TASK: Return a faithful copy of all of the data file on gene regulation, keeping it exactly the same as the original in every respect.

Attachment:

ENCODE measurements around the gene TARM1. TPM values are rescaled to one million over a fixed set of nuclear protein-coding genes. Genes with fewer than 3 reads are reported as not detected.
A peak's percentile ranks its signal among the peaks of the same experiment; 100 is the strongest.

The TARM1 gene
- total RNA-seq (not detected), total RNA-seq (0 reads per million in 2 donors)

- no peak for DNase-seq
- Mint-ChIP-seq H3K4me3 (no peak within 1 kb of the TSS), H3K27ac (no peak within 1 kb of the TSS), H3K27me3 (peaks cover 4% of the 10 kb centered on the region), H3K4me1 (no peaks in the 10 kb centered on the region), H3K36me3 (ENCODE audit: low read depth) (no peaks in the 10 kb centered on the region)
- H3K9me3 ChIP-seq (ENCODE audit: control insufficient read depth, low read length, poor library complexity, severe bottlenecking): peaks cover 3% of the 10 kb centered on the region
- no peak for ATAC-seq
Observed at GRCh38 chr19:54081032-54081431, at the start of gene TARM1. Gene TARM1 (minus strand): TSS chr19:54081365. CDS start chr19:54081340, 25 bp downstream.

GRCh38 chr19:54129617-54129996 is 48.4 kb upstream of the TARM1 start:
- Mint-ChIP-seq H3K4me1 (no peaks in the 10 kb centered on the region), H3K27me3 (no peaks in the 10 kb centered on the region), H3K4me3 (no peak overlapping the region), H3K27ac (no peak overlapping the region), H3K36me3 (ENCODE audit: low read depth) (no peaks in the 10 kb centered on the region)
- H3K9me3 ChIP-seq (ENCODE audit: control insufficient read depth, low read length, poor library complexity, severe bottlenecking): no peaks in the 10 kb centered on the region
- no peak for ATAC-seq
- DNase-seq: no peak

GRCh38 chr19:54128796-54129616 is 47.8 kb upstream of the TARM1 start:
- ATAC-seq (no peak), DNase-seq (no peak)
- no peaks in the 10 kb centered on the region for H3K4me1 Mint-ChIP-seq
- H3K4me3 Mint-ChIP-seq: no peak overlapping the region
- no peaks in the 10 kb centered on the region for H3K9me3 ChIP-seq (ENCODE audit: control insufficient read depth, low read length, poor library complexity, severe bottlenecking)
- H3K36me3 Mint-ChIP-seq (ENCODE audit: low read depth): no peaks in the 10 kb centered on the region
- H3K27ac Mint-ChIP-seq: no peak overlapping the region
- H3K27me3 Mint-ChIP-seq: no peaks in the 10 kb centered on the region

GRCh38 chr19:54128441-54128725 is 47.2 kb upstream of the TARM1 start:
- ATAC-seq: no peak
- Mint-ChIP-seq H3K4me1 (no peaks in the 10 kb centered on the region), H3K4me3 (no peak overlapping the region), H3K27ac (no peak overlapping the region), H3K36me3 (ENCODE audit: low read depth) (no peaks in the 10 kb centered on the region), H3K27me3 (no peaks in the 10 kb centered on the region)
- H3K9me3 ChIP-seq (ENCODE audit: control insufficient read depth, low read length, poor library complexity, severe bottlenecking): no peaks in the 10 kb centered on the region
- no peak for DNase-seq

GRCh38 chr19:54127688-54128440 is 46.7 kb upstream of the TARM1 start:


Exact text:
ENCODE measurements around the gene TARM1. TPM values are rescaled to one million over a fixed set of nuclear protein-coding genes. Genes with fewer than 3 reads are reported as not detected.
A peak's percentile ranks its signal among the peaks of the same experiment; 100 is the strongest.

The TARM1 gene
- total RNA-seq (not detected), total RNA-seq (0 reads per million in 2 donors)

- no peak for DNase-seq
- Mint-ChIP-seq H3K4me3 (no peak within 1 kb of the TSS), H3K27ac (no peak within 1 kb of the TSS), H3K27me3 (peaks cover 4% of the 10 kb centered on the region), H3K4me1 (no peaks in the 10 kb centered on the region), H3K36me3 (ENCODE audit: low read depth) (no peaks in the 10 kb centered on the region)
- H3K9me3 ChIP-seq (ENCODE audit: control insufficient read depth, low read length, poor library complexity, severe bottlenecking): peaks cover 3% of the 10 kb centered on the region
- no peak for ATAC-seq
Observed at GRCh38 chr19:54081032-54081431, at the start of gene TARM1. Gene TARM1 (minus strand): TSS chr19:54081365. CDS start chr19:54081340, 25 bp downstream.

GRCh38 chr19:54129617-54129996 is 48.4 kb upstream of the TARM1 start:
- Mint-ChIP-seq H3K4me1 (no peaks in the 10 kb centered on the region), H3K27me3 (no peaks in the 10 kb centered on the region), H3K4me3 (no peak overlapping the region), H3K27ac (no peak overlapping the region), H3K36me3 (ENCODE audit: low read depth) (no peaks in the 10 kb centered on the region)
- H3K9me3 ChIP-seq (ENCODE audit: control insufficient read depth, low read length, poor library complexity, severe bottlenecking): no peaks in the 10 kb centered on the region
- no peak for ATAC-seq
- DNase-seq: no peak

GRCh38 chr19:54128796-54129616 is 47.8 kb upstream of the TARM1 start:
- ATAC-seq (no peak), DNase-seq (no peak)
- no peaks in the 10 kb centered on the region for H3K4me1 Mint-ChIP-seq
- H3K4me3 Mint-ChIP-seq: no peak overlapping the region
- no peaks in the 10 kb centered on the region for H3K9me3 ChIP-seq (ENCODE audit: control insufficient read depth, low read length, poor library complexity, severe bottlenecking)
- H3K36me3 Mint-ChIP-seq (ENCODE audit: low read depth): no peaks in the 10 kb centered on the region
- H3K27ac Mint-ChIP-seq: no peak overlapping the region
- H3K27me3 Mint-ChIP-seq: no peaks in the 10 kb centered on the region

GRCh38 chr19:54128441-54128725 is 47.2 kb upstream of the TARM1 start:
- ATAC-seq: no peak
- Mint-ChIP-seq H3K4me1 (no peaks in the 10 kb centered on the region), H3K4me3 (no peak overlapping the region), H3K27ac (no peak overlapping the region), H3K36me3 (ENCODE audit: low read depth) (no peaks in the 10 kb centered on the region), H3K27me3 (no peaks in the 10 kb centered on the region)
- H3K9me3 ChIP-seq (ENCODE audit: control insufficient read depth, low read length, poor library complexity, severe bottlenecking): no peaks in the 10 kb centered on the region
- no peak for DNase-seq

GRCh38 chr19:54127688-54128440 is 46.7 kb upstream of the TARM1 start: